Out of all the all-time classics to receive the Hollywood legacy sequel treatment, 1986’s Top Gun always seemed like a no-brainer. When revisited today, the late great Tony Scott’s dogfight drama notably lacks in plot but more than makes up for it in pure vibes and aesthetics. Most people don’t remember Top Gun for its complex story or characters, however, everyone definitely remembers its killer soundtrack, erotic montages, and, of course, the aerial stunt work which broke new ground at the time. Trying to diss the original for its thin script is entirely missing the point, not many films have managed to capture the zeitgeist of an entire era so effortlessly. Albeit, the point still stands, Tony Scott’s time capsule of a film is the ideal choice for a legacy sequel because it leaves so much room for continuation on top of its iconic groundwork – all you have to do is find a worthwhile reason to bring it back at this specific point in time. And this is what Top Gun: Maverick does so successfully.
Tom Cruise reunites with Oblivion director Joseph Kosinski to bring Top Gun to today’s generation, one that by now has gotten used to seeing Cruise repeatedly push his body to the limits just for the sake of the moviegoing experience. Similar to him literally jumping off planes and running on the side of buildings in the Mission: Impossible franchise, Cruise himself is back inside the cockpit of real fighter jets and experiencing all the high levels of g-force that come with it. As a matter of fact, every new core cast member had to undergo Cruise’s own extensive flight training so they could know how to act when facing intense pressure high in the sky. Immersion is just as important as ever in Top Gun: Maverick, and with the extra help of the latest IMAX cameras, the spectacle on display feels just as revolutionary as the original did back in the day.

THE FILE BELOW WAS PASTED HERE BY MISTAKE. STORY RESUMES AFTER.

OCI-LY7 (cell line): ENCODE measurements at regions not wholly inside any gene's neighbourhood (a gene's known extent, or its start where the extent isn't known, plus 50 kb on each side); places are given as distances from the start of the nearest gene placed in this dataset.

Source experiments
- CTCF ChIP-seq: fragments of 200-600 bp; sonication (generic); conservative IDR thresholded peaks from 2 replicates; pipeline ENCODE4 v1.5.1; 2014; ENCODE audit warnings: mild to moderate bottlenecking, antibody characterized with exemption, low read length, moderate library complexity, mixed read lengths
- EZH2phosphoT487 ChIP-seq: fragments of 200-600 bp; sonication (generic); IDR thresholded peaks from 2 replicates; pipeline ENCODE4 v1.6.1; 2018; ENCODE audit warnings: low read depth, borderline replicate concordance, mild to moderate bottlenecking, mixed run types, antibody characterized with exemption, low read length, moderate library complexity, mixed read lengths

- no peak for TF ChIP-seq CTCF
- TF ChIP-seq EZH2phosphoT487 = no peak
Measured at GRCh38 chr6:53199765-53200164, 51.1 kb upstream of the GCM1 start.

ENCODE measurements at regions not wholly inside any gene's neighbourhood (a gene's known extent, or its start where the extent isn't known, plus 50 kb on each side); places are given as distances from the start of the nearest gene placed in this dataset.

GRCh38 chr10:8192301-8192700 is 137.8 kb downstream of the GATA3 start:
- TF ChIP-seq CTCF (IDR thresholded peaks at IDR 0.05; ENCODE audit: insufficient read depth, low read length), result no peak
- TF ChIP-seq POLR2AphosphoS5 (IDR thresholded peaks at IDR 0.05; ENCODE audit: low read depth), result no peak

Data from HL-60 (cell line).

But this legacy sequel is more than just a glorified tech demo. Kosinski’s film is allowed to soar so high thanks to its frivolous spirit and beating heart. The story at hand finds enough worth in justifying its own existence now more than 35 years after the original. As drones and other types of unmanned aircraft become the norm, Captain Pete “Maverick” Mitchell (Cruise) is doing all that he can to buy himself more time until retirement. In a sign of fate, he’s ordered back to Top Gun to teach the latest best of the best a unique lesson that requires his hot shot expertise – how to do the impossible and survive what is seemingly a suicide mission. Things take an extremely personal turn when one of Maverick’s students turns out to be the son of his former partner and best friend Goose, who tragically died in the first film as we all know. Maverick must learn how to inspire and elevate this fresh class of pilots, even if it means putting his own life on the line to avoid past mistakes.